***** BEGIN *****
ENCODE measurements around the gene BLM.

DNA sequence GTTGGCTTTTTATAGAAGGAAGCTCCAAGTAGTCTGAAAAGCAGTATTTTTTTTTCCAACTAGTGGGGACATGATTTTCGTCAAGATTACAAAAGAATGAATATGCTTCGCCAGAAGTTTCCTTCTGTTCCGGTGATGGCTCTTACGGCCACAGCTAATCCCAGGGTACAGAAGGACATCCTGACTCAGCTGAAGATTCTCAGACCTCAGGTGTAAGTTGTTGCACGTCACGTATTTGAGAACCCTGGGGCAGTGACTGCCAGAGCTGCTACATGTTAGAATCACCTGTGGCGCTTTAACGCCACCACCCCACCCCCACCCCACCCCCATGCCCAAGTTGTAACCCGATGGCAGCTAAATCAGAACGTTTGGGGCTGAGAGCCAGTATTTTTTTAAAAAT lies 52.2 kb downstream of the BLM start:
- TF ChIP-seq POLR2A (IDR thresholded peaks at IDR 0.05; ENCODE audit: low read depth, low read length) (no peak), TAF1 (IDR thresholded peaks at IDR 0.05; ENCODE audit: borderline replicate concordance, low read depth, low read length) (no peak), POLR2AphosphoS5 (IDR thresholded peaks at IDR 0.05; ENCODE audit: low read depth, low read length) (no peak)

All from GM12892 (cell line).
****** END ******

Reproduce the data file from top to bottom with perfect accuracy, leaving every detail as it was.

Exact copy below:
ENCODE measurements around the gene BLM.

DNA sequence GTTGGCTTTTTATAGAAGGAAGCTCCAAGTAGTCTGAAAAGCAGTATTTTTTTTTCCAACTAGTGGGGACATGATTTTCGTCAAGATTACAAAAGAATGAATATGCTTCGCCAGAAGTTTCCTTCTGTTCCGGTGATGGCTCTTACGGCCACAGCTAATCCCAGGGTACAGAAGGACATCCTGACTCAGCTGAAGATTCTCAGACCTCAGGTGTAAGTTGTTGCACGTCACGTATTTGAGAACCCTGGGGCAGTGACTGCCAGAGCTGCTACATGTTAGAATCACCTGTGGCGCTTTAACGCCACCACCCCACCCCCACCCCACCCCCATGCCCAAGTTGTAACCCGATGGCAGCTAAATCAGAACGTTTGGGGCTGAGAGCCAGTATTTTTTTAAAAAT lies 52.2 kb downstream of the BLM start:
- TF ChIP-seq POLR2A (IDR thresholded peaks at IDR 0.05; ENCODE audit: low read depth, low read length) (no peak), TAF1 (IDR thresholded peaks at IDR 0.05; ENCODE audit: borderline replicate concordance, low read depth, low read length) (no peak), POLR2AphosphoS5 (IDR thresholded peaks at IDR 0.05; ENCODE audit: low read depth, low read length) (no peak)

All from GM12892 (cell line).